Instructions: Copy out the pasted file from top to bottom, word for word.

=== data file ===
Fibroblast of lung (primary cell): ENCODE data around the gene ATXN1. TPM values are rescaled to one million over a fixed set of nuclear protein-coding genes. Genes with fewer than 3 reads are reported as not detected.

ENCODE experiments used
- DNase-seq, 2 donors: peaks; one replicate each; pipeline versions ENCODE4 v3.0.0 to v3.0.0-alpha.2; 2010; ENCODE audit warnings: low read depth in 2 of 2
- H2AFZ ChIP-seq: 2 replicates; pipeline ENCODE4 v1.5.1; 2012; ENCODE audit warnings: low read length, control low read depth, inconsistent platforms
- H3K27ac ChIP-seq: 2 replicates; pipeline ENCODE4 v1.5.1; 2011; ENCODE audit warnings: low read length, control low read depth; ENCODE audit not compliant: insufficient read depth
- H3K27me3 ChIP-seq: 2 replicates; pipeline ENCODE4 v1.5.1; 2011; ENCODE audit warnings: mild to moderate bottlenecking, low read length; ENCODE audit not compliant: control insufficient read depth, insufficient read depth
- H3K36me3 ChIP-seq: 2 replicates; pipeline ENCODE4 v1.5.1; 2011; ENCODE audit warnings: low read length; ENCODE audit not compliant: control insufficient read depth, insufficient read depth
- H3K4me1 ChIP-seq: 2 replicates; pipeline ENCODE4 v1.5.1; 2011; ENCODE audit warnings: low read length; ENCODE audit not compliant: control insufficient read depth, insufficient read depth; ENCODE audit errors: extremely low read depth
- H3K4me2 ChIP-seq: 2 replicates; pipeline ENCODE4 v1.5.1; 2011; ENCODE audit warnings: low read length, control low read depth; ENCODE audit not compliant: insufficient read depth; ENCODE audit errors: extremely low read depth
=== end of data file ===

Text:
Fibroblast of lung (primary cell): ENCODE data around the gene ATXN1. TPM values are rescaled to one million over a fixed set of nuclear protein-coding genes. Genes with fewer than 3 reads are reported as not detected.

ENCODE experiments used
- DNase-seq, 2 donors: peaks; one replicate each; pipeline versions ENCODE4 v3.0.0 to v3.0.0-alpha.2; 2010; ENCODE audit warnings: low read depth in 2 of 2
- H2AFZ ChIP-seq: 2 replicates; pipeline ENCODE4 v1.5.1; 2012; ENCODE audit warnings: low read length, control low read depth, inconsistent platforms
- H3K27ac ChIP-seq: 2 replicates; pipeline ENCODE4 v1.5.1; 2011; ENCODE audit warnings: low read length, control low read depth; ENCODE audit not compliant: insufficient read depth
- H3K27me3 ChIP-seq: 2 replicates; pipeline ENCODE4 v1.5.1; 2011; ENCODE audit warnings: mild to moderate bottlenecking, low read length; ENCODE audit not compliant: control insufficient read depth, insufficient read depth
- H3K36me3 ChIP-seq: 2 replicates; pipeline ENCODE4 v1.5.1; 2011; ENCODE audit warnings: low read length; ENCODE audit not compliant: control insufficient read depth, insufficient read depth
- H3K4me1 ChIP-seq: 2 replicates; pipeline ENCODE4 v1.5.1; 2011; ENCODE audit warnings: low read length; ENCODE audit not compliant: control insufficient read depth, insufficient read depth; ENCODE audit errors: extremely low read depth
- H3K4me2 ChIP-seq: 2 replicates; pipeline ENCODE4 v1.5.1; 2011; ENCODE audit warnings: low read length, control low read depth; ENCODE audit not compliant: insufficient read depth; ENCODE audit errors: extremely low read depth